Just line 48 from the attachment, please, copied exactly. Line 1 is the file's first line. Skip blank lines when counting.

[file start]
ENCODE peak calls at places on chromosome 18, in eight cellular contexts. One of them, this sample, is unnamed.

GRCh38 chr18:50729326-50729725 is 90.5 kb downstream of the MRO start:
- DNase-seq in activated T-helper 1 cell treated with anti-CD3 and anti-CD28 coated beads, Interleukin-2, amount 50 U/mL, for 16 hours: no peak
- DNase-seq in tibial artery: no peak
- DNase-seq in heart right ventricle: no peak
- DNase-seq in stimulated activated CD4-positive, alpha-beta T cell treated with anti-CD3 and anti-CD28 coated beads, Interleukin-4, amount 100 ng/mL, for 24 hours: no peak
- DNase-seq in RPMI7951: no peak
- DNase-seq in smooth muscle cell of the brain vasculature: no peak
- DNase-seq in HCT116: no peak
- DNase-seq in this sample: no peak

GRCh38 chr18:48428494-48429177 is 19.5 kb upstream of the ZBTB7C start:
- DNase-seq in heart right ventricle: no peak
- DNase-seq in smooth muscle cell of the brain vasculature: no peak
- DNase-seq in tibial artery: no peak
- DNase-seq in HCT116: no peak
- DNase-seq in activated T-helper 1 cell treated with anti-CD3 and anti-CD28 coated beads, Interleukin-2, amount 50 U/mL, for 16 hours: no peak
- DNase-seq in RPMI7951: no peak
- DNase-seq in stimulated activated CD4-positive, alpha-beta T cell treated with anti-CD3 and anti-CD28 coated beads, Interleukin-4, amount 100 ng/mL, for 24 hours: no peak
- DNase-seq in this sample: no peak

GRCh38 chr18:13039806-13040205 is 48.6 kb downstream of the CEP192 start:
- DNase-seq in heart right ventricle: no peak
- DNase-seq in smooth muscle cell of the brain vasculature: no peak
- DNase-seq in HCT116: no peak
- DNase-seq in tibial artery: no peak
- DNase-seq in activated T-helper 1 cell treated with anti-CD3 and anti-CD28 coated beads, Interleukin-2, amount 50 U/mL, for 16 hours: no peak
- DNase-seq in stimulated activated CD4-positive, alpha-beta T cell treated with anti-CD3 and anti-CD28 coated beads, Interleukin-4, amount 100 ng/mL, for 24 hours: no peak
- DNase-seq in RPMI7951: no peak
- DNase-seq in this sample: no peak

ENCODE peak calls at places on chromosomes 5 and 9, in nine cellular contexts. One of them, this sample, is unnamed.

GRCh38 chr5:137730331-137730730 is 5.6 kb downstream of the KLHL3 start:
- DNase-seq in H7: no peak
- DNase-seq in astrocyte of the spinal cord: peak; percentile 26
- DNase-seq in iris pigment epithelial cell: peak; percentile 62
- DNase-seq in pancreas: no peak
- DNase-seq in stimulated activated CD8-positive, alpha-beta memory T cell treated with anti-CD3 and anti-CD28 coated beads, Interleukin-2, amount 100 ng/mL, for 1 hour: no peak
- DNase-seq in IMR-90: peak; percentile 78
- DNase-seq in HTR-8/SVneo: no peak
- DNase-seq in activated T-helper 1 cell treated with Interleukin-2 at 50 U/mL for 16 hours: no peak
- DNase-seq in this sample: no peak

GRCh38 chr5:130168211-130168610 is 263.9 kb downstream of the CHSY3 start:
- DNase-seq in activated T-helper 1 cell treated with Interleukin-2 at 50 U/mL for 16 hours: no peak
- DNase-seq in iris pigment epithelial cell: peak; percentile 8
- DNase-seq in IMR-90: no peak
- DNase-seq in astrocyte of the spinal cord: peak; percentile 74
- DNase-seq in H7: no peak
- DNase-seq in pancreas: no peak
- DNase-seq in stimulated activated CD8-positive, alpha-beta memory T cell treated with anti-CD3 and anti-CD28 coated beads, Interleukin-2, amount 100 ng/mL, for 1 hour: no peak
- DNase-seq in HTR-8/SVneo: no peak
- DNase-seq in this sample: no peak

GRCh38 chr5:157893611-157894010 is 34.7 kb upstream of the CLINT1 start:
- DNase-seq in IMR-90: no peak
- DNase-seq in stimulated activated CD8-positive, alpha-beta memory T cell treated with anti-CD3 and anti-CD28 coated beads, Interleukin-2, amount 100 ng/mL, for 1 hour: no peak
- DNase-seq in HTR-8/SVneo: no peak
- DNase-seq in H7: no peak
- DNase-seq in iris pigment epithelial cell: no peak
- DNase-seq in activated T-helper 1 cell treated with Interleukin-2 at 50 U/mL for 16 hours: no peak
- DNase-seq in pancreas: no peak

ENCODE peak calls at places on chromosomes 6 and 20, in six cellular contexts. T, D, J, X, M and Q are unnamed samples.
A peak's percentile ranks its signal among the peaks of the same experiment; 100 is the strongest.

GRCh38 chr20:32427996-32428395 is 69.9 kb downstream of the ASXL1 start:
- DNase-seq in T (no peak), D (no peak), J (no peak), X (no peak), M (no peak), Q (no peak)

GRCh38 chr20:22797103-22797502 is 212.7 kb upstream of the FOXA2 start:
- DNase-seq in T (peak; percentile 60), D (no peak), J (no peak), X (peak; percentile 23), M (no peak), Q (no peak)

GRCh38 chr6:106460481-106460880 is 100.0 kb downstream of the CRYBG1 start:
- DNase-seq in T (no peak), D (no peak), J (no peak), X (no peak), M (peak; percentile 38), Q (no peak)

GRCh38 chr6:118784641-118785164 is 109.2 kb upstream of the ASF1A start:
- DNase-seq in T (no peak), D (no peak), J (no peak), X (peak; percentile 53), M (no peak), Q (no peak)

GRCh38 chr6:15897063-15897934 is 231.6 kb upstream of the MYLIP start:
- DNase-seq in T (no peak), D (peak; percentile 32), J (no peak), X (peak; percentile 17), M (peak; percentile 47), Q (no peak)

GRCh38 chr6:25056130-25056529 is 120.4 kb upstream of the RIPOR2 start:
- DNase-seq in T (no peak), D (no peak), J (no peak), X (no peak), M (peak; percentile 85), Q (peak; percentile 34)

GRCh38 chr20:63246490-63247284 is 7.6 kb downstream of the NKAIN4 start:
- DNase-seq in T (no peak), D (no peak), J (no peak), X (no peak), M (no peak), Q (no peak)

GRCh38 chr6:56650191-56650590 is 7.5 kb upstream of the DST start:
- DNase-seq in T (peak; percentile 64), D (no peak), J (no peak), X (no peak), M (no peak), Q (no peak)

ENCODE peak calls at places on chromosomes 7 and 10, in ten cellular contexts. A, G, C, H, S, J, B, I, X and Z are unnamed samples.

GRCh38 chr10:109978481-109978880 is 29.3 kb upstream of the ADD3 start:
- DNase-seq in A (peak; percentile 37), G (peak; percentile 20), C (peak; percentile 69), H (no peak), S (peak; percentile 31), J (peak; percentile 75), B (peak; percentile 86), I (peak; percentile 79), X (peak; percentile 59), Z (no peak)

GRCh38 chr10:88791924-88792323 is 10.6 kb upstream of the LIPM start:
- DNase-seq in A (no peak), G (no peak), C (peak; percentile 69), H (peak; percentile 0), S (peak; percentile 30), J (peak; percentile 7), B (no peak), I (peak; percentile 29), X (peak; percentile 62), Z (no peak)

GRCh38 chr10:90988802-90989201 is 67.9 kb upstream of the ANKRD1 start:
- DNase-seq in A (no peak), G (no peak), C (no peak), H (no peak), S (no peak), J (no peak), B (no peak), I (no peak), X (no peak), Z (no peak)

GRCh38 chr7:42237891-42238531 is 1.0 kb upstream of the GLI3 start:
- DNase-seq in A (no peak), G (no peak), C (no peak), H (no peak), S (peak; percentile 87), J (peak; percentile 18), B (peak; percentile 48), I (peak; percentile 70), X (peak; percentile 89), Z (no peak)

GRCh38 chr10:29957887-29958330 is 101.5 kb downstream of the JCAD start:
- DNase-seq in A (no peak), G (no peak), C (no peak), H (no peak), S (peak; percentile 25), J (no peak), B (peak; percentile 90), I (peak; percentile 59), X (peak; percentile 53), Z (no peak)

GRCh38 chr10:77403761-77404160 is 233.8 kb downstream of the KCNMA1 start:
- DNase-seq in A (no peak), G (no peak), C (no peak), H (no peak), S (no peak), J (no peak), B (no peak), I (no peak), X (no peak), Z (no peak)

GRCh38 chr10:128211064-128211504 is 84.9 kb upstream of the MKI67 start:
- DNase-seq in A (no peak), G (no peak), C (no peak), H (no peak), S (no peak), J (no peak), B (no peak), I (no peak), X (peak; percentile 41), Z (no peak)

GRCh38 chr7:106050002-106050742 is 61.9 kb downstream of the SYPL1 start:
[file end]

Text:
- DNase-seq in HTR-8/SVneo: no peak